(Bloomberg) -- The premier of South Africa’s richest province warned the ruling African National Congress will lose its majority and extend an economic slump if it elects the wrong leaders this weekend.
“If it doesn’t give South Africa the leadership that will win public confidence, not only is the ANC going to lose 2019 elections, but the country will be in a much longer protracted economic disaster, with deep pain for ordinary people,” David Makhura, the 49-year-old premier of Gauteng, said in an interview at Bloomberg’s Johannesburg offices on Tuesday. “We have got to get a team of leaders who understand that South Africans are fed up with corruption and also fed up with an economy that is not performing.”
While Makhura didn’t directly name his preferred candidate, the overwhelming majority of ANC branches in Gauteng, which includes the capital, Pretoria, and the nation’s financial hub, Johannesburg, back Deputy President Cyril Ramaphosa, 65, for party leader. Makhura said he has confidence in the province’s choice for leaders.
More than 5,000 ANC delegates, including Makhura, will converge in Johannesburg from Dec. 16 to elect a successor for President Jacob Zuma as leader of the ANC and to be its presidential candidate for the 2019 elections. The party faces a critical moment to regain public and business confidence and pull Africa’s most-industrialized economy back from a downturn that has seen unemployment surge to 28 percent and poverty increase, Makhura said.
The majority of Gauteng delegates are pinning their hopes on Ramaphosa to restore confidence in an economy that was downgraded to junk this year amid political and policy uncertainty under Zuma. Former African Union Commission Chairwoman and Zuma’s ex-wife, Nkosazana Dlamini-Zuma, 68, is his main rival.
While Ramaphosa has spoken of the need to stamp out corruption and boost the economy through “inclusive growth,” Dlamini-Zuma is supported by senior party officials who propose policies that include expropriating land without compensation and increasing the share of mines that need to be owned by black South Africans. Ramaphosa is preferred by most investors.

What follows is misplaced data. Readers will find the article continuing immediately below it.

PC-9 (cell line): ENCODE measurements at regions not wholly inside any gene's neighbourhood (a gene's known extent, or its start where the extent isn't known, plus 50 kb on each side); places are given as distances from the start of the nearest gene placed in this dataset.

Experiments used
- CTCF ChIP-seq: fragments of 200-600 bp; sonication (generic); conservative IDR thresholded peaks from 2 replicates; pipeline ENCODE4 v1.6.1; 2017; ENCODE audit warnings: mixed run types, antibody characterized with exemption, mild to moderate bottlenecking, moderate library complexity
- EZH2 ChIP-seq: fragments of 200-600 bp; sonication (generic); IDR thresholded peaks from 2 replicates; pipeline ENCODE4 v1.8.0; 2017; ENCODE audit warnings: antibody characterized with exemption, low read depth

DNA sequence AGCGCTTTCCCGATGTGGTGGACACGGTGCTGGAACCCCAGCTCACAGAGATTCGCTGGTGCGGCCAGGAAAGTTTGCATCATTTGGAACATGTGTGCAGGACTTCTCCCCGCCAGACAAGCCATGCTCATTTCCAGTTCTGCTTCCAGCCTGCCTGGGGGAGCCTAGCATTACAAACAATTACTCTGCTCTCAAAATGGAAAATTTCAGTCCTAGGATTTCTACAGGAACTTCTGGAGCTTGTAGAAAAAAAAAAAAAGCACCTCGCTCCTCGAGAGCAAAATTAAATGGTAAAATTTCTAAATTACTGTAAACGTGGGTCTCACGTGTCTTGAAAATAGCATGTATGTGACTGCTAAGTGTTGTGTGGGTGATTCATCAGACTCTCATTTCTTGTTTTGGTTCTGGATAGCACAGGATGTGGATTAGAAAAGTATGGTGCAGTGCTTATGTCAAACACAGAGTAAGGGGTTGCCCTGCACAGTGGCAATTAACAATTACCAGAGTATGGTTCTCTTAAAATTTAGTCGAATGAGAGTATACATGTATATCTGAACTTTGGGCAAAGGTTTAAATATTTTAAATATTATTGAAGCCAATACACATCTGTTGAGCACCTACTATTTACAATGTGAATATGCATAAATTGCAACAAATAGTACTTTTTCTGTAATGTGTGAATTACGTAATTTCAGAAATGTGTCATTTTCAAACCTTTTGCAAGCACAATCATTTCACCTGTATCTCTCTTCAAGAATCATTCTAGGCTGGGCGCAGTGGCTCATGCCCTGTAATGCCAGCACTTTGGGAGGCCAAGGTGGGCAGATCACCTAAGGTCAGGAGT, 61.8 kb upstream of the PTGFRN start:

While Ramaphosa was endorsed by more branches than Dlamini-Zuma across the country, she may benefit from the support of bigger branches in the mainly rural provinces that will send more than one delegate to the conference.
Makhura said he is confident there were good leaders among those nominated for the ANC’s six top positions, but wouldn’t rule out the possibility of delegates being paid to vote for certain candidates.
“A conference is a conference, so people may not always vote in accordance to what South Africa needs at the moment,” he said. “There are a lot of influences. People may vote according to what is factional politics or buying of votes.”
In power since the end of white-majority rule in 1994, the ANC suffered its worst electoral performance in last year’s local-government vote when it lost control of Pretoria, Johannesburg and the southern city, Port Elizabeth. The leadership contest has caused deep rifts within the 105-year-old party and weighed on the rand and the nation’s bonds. Business confidence fell to the lowest level in three decades.
There is a lot at stake at the weekend’s conference as the ANC’s own research has shown it will suffer in future elections under Zuma or a Zuma-backed candidate, said Susan Booysen, a professor at the University of Witwatersrand’s School of Governance.
©2017 Bloomberg L.P.